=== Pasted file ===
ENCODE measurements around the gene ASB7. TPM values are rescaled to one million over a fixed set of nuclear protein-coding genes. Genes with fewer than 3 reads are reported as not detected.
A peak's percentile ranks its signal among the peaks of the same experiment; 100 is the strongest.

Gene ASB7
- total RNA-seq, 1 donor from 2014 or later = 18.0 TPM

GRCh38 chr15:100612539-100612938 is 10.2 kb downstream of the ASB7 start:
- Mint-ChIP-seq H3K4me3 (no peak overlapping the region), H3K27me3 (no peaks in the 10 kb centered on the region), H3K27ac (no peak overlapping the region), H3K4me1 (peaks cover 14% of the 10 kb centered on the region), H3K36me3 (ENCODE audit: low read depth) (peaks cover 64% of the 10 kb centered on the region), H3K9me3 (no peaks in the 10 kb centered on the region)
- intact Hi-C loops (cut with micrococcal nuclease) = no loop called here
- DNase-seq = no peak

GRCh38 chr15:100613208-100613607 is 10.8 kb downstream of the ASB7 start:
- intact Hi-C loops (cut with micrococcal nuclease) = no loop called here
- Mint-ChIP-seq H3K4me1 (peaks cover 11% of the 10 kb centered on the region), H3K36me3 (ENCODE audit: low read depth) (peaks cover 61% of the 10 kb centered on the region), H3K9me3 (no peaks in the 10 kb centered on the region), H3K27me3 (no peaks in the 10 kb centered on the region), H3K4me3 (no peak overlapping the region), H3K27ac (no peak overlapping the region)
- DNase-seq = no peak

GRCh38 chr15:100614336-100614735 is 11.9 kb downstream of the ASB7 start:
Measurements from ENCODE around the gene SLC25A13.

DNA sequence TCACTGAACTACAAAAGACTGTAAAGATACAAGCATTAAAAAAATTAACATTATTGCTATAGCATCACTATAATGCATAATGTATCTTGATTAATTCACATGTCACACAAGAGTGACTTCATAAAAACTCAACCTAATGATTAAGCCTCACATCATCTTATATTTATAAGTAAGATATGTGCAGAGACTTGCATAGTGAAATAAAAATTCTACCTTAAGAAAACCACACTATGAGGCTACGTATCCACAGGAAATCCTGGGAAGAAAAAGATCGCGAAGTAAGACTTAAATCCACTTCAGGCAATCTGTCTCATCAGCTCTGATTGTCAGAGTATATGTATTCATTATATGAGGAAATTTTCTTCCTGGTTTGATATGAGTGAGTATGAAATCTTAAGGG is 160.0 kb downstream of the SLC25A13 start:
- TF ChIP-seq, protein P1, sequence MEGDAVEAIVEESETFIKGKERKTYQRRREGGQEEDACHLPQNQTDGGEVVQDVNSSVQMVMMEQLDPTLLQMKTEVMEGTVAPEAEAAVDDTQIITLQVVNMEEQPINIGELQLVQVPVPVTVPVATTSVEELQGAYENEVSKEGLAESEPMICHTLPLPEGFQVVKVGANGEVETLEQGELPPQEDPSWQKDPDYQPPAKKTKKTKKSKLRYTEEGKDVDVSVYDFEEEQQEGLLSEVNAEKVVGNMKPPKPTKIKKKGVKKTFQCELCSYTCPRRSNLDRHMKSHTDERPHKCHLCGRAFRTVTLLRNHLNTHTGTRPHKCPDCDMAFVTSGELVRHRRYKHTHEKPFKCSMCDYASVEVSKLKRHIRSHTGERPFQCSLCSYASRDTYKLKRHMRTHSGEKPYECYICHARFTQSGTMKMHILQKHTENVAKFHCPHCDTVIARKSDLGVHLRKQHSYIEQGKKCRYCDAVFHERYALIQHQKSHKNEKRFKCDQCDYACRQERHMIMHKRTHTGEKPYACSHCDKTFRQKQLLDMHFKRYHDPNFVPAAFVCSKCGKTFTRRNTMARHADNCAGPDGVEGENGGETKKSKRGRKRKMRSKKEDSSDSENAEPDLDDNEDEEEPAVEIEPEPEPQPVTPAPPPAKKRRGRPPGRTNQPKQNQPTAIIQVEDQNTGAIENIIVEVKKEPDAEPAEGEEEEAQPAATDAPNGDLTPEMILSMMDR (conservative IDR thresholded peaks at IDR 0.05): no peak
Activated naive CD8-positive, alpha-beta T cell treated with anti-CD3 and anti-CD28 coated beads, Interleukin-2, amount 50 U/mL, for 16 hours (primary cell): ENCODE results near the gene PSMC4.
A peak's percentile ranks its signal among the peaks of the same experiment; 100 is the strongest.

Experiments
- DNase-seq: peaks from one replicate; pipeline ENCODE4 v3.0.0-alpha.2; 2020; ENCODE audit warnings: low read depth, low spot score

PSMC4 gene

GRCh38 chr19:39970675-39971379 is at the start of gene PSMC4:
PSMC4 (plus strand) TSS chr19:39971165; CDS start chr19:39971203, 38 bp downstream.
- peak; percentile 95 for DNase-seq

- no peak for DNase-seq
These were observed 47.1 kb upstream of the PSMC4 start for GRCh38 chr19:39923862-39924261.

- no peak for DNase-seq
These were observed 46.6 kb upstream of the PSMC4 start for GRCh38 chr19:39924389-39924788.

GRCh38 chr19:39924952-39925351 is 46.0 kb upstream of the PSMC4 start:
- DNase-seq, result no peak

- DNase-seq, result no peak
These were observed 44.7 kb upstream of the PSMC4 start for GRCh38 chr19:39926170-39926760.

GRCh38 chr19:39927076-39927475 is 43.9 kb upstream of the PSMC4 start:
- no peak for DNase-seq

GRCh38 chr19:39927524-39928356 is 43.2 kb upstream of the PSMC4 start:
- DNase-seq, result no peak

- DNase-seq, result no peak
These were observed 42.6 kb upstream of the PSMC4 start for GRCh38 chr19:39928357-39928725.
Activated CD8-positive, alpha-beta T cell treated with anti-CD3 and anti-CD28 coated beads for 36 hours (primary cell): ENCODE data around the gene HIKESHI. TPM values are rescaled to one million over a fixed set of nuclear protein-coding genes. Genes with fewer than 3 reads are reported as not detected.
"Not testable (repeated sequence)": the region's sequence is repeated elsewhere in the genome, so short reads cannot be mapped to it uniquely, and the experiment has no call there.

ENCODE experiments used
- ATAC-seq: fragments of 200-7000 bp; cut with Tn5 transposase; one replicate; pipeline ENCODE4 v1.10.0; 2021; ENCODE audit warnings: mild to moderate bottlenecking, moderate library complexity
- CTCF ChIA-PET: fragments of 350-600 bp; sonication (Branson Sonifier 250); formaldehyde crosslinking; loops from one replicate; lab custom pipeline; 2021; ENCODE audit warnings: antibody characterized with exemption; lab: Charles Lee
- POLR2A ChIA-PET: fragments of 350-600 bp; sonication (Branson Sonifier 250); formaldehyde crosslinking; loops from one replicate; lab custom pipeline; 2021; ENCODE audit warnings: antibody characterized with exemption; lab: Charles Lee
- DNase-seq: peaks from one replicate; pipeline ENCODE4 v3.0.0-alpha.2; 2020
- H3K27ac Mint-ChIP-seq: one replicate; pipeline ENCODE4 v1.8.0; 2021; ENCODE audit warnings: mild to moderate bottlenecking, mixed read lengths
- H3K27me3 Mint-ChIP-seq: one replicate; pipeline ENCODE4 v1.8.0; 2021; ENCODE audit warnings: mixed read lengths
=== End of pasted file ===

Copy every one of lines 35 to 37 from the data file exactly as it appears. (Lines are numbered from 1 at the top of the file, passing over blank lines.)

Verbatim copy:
GRCh38 chr19:39927524-39928356 is 43.2 kb upstream of the PSMC4 start:
- DNase-seq, result no peak

- DNase-seq, result no peak